Yes, a roof over our heads is important. So is food on the table, clothes on our backs, shoes on our feet and the ability to go see a doctor and dentist. Those things are all critical. But there's something more important than any of that, and that's my mental health and the mental health of my children who would have been devastated if I missed their show.
Sure, they'd get over it. But would I?
I have a choice.
So I took a moment to compose myself before very carefully choosing the words, "If you would like to keep me in this role, it would be in your best interest to never attempt putting my work responsibilities before my children. Because while I am a team player that will put in 18-hour work days and will pack up and move my family 3,000-miles cross-country on less than two months notice, in the midst of a significant health challenge, the day that I would sacrifice something as important as this event, is the day that my priorities as a mother are officially out of whack and I need to immediately resign from this position."
Ultimately, the meeting was pushed back. And I feel empowered to share this story because although I might soon be moved to the basement with my Red Swingline stapler, I've met so many working parents that are far too intimidated to stand up for things that are important them. I know it isn't easy because not everyone will have the same focus that you do, but please, don't ever lose your focus.
This is your life and you only get one shot at it.
It's critical that you recognize what is important to you and your family and you defend it, because all too easily, your priorities can be replaced with someone else's. Each and every day, I recognize the enormous responsibility that rests upon my shoulder's to support my family. But I also recognize that nothing is as important as my mental health. When my mental health fails, my physical health fails and it's just a matter of time before I'm calling out MAYDAY!
It is for that reason, I've always been a proponent of asking the question, "What will matter more to me and my family a year from now?" and then advocating a solution that works best for me. Inevitably whatever will work best for me, will work best for my family because when I'm happy, they're happy.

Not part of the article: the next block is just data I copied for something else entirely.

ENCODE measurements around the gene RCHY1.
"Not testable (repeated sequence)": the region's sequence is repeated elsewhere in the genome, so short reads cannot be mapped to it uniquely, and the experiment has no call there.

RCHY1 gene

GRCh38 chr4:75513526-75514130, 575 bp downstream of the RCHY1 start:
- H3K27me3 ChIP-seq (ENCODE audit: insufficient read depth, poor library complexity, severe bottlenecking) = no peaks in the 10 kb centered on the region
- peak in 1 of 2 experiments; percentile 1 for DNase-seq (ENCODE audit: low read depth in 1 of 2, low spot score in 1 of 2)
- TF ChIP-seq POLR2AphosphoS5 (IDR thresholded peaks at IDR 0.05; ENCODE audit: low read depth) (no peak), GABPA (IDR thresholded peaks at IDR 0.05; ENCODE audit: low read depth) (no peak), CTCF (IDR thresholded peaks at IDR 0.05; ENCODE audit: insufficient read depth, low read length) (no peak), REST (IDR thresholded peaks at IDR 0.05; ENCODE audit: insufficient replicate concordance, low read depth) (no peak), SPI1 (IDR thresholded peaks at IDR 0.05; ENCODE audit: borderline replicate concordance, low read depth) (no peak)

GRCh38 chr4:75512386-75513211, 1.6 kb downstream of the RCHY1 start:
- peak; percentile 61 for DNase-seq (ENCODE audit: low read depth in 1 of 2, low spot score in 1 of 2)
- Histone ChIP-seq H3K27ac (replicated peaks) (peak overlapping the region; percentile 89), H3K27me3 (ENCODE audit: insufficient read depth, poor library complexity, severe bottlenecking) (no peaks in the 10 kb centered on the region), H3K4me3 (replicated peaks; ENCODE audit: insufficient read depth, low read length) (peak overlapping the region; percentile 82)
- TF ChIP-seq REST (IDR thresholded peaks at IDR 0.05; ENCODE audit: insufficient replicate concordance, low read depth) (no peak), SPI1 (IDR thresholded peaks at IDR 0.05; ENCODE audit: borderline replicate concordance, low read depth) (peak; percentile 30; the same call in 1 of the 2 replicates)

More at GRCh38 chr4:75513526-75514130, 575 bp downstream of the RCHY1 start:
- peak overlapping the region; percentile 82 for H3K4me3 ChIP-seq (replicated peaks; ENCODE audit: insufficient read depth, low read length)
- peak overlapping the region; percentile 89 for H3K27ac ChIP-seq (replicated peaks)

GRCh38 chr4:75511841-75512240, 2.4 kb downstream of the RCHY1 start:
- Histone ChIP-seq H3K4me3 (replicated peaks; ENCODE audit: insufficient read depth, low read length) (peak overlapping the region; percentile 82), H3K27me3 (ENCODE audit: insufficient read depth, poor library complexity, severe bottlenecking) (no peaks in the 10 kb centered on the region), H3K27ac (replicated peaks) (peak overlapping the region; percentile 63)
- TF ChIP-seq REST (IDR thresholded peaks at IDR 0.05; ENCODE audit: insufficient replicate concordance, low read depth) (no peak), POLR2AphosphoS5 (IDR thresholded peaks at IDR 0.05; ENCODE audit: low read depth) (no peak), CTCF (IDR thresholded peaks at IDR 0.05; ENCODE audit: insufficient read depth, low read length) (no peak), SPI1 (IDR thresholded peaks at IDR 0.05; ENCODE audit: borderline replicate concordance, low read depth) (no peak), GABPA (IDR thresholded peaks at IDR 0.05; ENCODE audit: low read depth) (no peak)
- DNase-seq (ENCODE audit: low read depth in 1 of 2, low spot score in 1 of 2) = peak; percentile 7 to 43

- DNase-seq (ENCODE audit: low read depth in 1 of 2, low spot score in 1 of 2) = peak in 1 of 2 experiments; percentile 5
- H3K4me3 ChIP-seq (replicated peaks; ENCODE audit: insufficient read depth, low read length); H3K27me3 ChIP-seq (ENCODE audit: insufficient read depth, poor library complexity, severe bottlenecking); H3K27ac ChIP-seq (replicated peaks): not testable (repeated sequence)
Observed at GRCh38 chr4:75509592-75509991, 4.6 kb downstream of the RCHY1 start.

More commonly expressed as:
:) Mom = :) Family
Currently, the solution that will work best for me is getting back in to a home-office arrangement post-haste. It's been almost a year since I've transitioned in to a "high-profile" role and I can say that without a doubt, even though I have a "short" commute by relative standards in the D.C. area, the time that I spend each day on the road is sucking the very life out of me. That is my confession: As a mother to small children, I cannot do this much longer. I will not do this much longer.
I know my limits and I've nearly reached them.
(Edited to add: less than two weeks after I first published this post, I was hospitalized for four days with a severe case of pneumonia and what has been preliminarily identified as adrenal failure possibly as a direct result of stress. Foreshadowing: the phenomena wherein one eerily predicts the upper end of their limits and then surpasses them and experiences a system failure. Or successfully achieving the Mayday effect.)
If only I could get back those 10 hours each week I spend commuting, I doubt I'd feel so far behind. I'd feel like I once again have a somewhat manageable work-life balance. I'd play with our children a lot more. I'd get caught up on sleep. I'd take more pictures and read and knit and write and exercise and watch movies. I'd answer e-mail and send birthday cards and order school photographs. I'd fold laundry and methodically put it away as opposed to throwing it in to whatever I assume is the correct drawer. And you know, I'd undoubtedly be a happier and more productive employee because of it.
Just tonight my six-year-old came out wearing my bra wondering how it got in to her dresser and I had the fleeting image of her as a teenager...
I just know that those days will be here much sooner than I'd like and I don't want to miss a minute more than I absolutely must between now and then.
Life's just too darn short as it is.
(When Jen is not spending time with her husband and four young children, she works as an environmental geologist for a Fortune 500 Company. Her blog, The Amazing Trips, chronicles the navigation of motherhood, careerhood, the ongoing search for balance, and the simple yet abundant pleasures of life.)